57      <li> Condition variables    features in JSR-166 make ThreadGroups even less likely to be used in
58      <li> Atomic variables    most programs. Perhaps they will eventually be deprecated.)
59      <li> Timing  
60      <li> Synchronizers    <li> Access checks are no longer required when a Thread interrupts
61      <li> Concurrent Collections    <em>itself</em>.  The <code>interrupt</code> method is the only way to
62      <li> Uncaught Exception Handlers    re-assert a thread's interruption status (and in the case of
63      self-interruption has no other effect than this).  The check here
64      previously caused unjustifiable and uncontrollable failures when
65      restricted code invoked library code that must reassert interruption
66      to correctly propagate status when encountering some
67      <code>InterruptedExceptions</code>.
68      <li> The <code>destroy</code> method, which has never been implemented,
69      has finally been deprecated. This is just a spec change, reflecting
70      the fact that the reason it has never been implemented is that
71      it was undesirable and unworkable.
72    </ul>    </ul>
74    <h2>Timing</h2>
76  The main rationale for JSR 166 is that threading primitives, such as  Method <code>nanoTime</code> is added to {@link java.lang.System}. It
77  synchronized blocks, Object.wait and Object.notify, are insufficient  provides a high-precision timing facility that is distinct from and
78  for many programming tasks.  Currently, developers can use only the  uncoordinated with <code>System.currentTimeMillis</code>.
79  concurrency control constructs provided in the Java language  
80  itself. These are too low level for some applications, and are  <h2>Removing ThreadLocals</h2>
81  incomplete for others.  As a result, application programmers are often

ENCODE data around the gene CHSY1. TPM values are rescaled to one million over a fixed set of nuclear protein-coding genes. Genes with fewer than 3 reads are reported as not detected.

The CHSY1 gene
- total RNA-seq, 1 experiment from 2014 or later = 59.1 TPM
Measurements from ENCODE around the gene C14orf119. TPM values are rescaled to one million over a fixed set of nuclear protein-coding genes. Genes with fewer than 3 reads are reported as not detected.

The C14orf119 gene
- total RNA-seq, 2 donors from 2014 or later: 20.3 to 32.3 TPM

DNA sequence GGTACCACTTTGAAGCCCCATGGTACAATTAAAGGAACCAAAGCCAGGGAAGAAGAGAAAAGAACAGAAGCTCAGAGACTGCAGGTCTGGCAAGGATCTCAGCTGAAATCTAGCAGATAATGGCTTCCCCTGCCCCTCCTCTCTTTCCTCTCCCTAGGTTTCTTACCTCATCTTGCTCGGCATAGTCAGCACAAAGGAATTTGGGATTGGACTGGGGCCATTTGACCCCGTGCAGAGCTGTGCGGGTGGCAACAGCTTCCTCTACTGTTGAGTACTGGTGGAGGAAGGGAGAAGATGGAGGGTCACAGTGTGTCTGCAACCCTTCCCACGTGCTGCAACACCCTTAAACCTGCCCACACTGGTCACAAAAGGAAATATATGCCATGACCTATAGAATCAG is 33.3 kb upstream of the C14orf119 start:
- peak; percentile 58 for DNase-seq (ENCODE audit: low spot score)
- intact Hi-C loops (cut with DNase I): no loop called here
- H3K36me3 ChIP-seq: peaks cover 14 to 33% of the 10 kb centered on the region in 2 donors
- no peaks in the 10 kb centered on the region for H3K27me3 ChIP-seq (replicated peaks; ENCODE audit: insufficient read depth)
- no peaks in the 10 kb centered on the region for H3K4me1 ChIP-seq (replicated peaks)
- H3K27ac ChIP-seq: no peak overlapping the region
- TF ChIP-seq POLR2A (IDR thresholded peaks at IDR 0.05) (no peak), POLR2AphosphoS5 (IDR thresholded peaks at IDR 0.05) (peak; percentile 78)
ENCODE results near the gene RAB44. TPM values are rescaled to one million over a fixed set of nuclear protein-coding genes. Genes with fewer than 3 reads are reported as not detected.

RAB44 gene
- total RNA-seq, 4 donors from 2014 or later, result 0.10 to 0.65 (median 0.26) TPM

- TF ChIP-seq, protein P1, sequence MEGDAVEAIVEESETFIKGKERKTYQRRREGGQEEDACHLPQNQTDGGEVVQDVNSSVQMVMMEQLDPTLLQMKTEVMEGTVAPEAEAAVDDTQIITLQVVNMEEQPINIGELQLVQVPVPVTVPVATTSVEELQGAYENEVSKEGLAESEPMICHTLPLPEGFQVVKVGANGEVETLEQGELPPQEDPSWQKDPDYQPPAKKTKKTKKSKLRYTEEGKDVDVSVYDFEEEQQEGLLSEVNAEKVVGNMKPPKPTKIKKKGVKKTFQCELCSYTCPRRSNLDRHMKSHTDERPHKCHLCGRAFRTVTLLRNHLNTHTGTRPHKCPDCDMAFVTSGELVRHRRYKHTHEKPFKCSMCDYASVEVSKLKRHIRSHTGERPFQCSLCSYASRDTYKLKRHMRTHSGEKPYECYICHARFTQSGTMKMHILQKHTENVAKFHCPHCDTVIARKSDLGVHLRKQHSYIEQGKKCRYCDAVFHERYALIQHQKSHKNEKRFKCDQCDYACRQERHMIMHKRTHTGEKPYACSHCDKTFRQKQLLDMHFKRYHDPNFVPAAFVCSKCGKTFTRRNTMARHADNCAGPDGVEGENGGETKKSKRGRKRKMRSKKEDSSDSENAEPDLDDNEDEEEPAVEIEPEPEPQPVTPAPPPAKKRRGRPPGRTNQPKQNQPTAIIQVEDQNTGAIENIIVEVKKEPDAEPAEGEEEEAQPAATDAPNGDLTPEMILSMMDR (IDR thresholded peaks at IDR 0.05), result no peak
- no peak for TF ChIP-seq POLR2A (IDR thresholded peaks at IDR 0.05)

82  forced to implement their own concurrency facilities, resulting in  The {@link java.lang.ThreadLocal} class now supports a means to remove
83  enormous duplication of effort creating facilities that are  a ThreadLocal, which is needed in some thread-pool and worker-thread
84  notoriously hard to get right and even harder to optimize.  Offering a  designs.
 standard set of concurrency utilities will ease the task of writing a  
 wide variety of multithreaded applications and generally improve the  
 quality of the applications that use them.  
 Here are brief descriptions and rationales of the main components.  
 For details see the javadocs at <a  
 A basic (nonblocking) Queue interface that is compatatible with  
 java.util.Collections will be introduced into java.util. Also,  
 although it is at the borders of being in scope of JSR-166,  
 java.util.LinkedList will be adapted to support Queue, and  
 a new non-thread-safe java.util.HeapPriorityQueue will be added.  
 <p> Five implementations in java.util.concurrent support the extended  
 BlockingQueue interface, that defines blocking versions of put and  
 take: LinkedBlockingQueue, ArrayBlockingQueue, SynchronousQueue,  
 PriorityBlockingQueue, and DelayQueue. Additionally,  
 java.util.concurrent.LinkedQueue supplies an efficient thread-safe  
 non-blocking queue.  
 <p> Since the target release is JDK1.5, and generics are slated to be  
 in 1.5, Queues are parametrized on element type. (Also some others  
 Executors provide a simple standardized interface for defining custom  
 thread-like subsystems, including thread pools, asynch-IO, and  
 lightweight task frameworks.  Executors also standardize ways of  
 calling threads that compute functions returning results, via  
 Futures. This is supported in part by defining interface Callable, the  
 argument/result analog of Runnable.  
 <p> While the Executor framework is intended to be extensible the most  
 commonly used Executor will be ThreadExecutor, which can be configured  
 to act as all sorts of thread pools, background threads, etc. The  
 class is designed to be general enough to suffice for the vast  
 majority of usages, even sophisticated ones, yet also includes methods  
 and functionality that simplify routine usage.  
 The Lock interface supports locking disciplines that differ in